It’s these cost-conscious shoppers that have publishers worried, but they’re cooking up ways to strike back.
According to Christopher Swain, director of the University of Southern California’s Games Institute, “the companies that are the most involved -- Electronic Arts, Activision, Disney and Nintendo -- recognize that their games are getting sold and they’re not making any money,” he says. “They’re adopting new strategies, imbuing their games with bonus content that encourages you to be the first one to buy it versus the second one, or when gamers pre-order, they get exclusive market player characters. Even if you buy at the store you won’t get them, and you won’t get them if you buy secondhand.”
Steinberg, the analyst, confirms the trend. “The pressure is so crippling, many publishers are trying to find ancillary means and testing out pilot programs that can generate revenue. Think of EA’s online pass program that charges $10 for titles like Madden NFL or other downloadable content online.”
Also, Steinberg says, “rather than push the bar higher” in terms of creating compelling content, publishers will often work with what they have, producing games called "minimum viable products" that boast fewer extra features but still draw an audience. Grand Theft Auto 4, Fallout Three, Mass Effect and Farmville are some examples, he says, and the idea is to get gamers to spend $4 or $0.99 here and there, which can add up. Virtual add-ons have also taken off, as have virtual universes such as Lord of The Rings, which offer unlimited play for a monthly subscription.
Swain sees more publishers adopting these strategies “because the economics are so much better,” he says. “The more they distribute online, the higher the margin goes. They don’t have to print, ship, deal with problems or pay the retailers taking a cut.” Another perk: “You can get more creative with what you do,” Swain says. “Selling the stuff online increases innovation and you can justify trying something more risky and oddball.”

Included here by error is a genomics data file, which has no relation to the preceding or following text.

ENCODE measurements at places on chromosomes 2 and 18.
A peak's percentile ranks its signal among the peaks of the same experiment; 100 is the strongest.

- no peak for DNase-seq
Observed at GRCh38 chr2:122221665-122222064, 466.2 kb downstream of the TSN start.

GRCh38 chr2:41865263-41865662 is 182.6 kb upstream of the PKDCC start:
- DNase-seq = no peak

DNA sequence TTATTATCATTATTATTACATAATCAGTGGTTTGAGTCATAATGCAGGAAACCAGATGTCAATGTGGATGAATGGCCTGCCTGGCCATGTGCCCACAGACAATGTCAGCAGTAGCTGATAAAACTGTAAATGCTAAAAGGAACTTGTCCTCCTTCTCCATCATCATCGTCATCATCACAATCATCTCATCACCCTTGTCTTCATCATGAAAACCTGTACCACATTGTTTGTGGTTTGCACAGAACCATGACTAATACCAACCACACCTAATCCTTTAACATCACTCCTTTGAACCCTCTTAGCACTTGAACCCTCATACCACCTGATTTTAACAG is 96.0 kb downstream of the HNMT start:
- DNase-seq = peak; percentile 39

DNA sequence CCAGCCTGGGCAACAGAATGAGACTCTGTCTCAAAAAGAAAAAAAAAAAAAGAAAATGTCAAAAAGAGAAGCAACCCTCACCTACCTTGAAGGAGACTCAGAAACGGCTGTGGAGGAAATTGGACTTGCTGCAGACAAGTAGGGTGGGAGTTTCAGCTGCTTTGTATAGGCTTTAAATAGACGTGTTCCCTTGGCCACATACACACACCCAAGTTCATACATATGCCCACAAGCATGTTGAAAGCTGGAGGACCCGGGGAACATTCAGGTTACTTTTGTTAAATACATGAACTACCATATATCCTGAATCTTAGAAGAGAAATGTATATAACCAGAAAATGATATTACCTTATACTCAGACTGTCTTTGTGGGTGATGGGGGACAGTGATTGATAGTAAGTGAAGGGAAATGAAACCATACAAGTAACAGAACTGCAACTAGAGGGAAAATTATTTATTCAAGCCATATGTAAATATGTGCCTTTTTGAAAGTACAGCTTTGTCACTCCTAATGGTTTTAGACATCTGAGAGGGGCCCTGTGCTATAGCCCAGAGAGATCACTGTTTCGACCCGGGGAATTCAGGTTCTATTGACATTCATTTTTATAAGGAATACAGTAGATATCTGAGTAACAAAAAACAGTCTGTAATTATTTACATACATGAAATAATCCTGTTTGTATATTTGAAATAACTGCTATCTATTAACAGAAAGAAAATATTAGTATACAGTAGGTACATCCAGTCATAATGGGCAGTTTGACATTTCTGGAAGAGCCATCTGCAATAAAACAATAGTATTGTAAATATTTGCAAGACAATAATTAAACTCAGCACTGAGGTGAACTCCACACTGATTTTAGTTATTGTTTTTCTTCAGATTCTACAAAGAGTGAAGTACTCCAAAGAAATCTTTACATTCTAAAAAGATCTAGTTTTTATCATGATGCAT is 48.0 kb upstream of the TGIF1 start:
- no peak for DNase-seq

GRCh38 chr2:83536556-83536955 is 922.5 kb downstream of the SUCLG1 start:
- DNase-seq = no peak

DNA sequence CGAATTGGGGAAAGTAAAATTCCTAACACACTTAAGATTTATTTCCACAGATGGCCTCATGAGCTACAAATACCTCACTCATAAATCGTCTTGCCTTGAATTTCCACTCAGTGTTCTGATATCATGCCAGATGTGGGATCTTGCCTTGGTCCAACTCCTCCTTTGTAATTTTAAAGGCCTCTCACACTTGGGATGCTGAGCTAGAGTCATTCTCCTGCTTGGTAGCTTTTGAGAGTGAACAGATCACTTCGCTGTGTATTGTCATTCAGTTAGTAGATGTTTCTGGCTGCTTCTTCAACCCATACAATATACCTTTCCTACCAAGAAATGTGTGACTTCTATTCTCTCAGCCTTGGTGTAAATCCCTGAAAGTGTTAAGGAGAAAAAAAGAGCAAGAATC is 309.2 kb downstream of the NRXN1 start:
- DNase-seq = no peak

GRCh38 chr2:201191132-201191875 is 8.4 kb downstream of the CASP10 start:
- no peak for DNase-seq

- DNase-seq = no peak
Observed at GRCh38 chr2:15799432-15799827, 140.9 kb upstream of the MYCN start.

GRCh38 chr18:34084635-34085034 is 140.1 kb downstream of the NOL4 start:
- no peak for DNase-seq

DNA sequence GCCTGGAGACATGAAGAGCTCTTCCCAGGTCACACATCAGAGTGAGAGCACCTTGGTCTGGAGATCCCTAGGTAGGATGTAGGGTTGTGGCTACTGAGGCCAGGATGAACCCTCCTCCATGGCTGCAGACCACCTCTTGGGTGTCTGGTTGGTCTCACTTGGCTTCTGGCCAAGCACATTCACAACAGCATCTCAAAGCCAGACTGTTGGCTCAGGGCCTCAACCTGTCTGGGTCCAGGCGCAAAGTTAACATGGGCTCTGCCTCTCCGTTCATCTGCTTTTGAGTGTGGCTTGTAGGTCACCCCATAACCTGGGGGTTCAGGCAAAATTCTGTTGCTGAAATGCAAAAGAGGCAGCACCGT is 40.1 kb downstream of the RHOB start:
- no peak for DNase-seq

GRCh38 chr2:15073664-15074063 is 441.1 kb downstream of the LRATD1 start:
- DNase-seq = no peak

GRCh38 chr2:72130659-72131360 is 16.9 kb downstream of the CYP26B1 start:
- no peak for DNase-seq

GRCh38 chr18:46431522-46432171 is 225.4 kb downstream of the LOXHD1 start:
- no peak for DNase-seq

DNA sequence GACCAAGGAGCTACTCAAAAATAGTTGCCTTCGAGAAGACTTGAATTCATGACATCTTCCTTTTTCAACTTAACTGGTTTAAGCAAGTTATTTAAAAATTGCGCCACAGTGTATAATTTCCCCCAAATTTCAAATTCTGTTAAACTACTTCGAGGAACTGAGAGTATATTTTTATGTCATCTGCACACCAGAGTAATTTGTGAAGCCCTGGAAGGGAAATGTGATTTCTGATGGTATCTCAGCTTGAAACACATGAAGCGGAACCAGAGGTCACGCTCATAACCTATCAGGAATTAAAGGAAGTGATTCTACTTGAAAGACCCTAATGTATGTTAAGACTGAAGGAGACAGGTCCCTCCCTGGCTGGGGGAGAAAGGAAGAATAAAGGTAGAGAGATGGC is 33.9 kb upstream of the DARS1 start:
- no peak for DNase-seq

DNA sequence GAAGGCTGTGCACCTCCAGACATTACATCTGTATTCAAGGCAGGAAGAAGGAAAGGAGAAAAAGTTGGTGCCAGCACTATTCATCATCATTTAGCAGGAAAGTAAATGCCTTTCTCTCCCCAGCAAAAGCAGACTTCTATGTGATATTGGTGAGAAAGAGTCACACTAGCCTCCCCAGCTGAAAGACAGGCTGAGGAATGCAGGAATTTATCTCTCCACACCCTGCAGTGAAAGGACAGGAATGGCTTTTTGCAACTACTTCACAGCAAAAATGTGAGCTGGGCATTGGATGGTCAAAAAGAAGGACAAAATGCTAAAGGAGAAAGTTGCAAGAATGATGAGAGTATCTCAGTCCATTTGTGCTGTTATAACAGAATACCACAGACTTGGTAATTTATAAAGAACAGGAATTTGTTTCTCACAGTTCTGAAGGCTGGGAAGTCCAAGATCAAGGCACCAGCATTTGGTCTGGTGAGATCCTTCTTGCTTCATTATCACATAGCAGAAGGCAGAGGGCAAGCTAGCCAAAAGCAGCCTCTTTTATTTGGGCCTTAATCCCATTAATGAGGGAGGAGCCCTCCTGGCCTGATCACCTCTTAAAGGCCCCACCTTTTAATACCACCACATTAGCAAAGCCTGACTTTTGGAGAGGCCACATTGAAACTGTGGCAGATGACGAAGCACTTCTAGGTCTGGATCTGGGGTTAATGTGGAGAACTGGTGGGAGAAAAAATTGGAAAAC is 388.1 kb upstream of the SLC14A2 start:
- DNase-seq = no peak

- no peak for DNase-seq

RESALE GOES MAINSTREAM
While developers wrestle with their own problems, such big name retailers as Target (Stock Quote: TGT) and Best Buy (Stock Quote: BBY) are also cashing in on America’s secondhand craze. Target announced in August that it would begin doing trade-ins online, and just a day later Best Buy announced it would do the same thing, expanding its online service to nearly 600 stores, with the remaining 1,089 stores coming online this month.
“Last year, used video games generated close to $2 billion in the U.S.,” explains Ed Woo, a retail analyst with Wedbush, a Los Angeles financial services and investment firm. “It’s an area that’s still growing rapidly, as used games grew 10% and will probably grow this year.”
Toys R Us and other chains’ plans for secondhand video game sales comes down to brand appeal. “At the end of the day, these retailers want to be known as the place to get games, and you see it with the pushing of electronics,” Woo says. “They’re trying to have better selection, pricing, customer service and support so that they're known as the place to go to get these products.”
Not that shelf space for games is a bad thing. “We need the resellers and retailers to keep that space whether they’re selling old or new,” Noel says. “A kid goes to Best Buy, tries something with his buddies, there’s a certain amount of product that gets purchased from those people as well.”
The reliance on secondhand shopping has some economists concerned that our prolonged thrifty behavior could hurt our country’s long-term growth. But Dian Chu, an economist and market analyst based in Houston, begs to differ.
“Americans are historically not good at saving,” Chu says, “We're spenders. I don't believe that saving behavior will change or last long enough to have a significant impact on our economy.” And compared with Japan, a country that has been fighting deflation for more than a decade, what Americans fear and feel today “is just a temporary thing because of the recession and the jobs market.”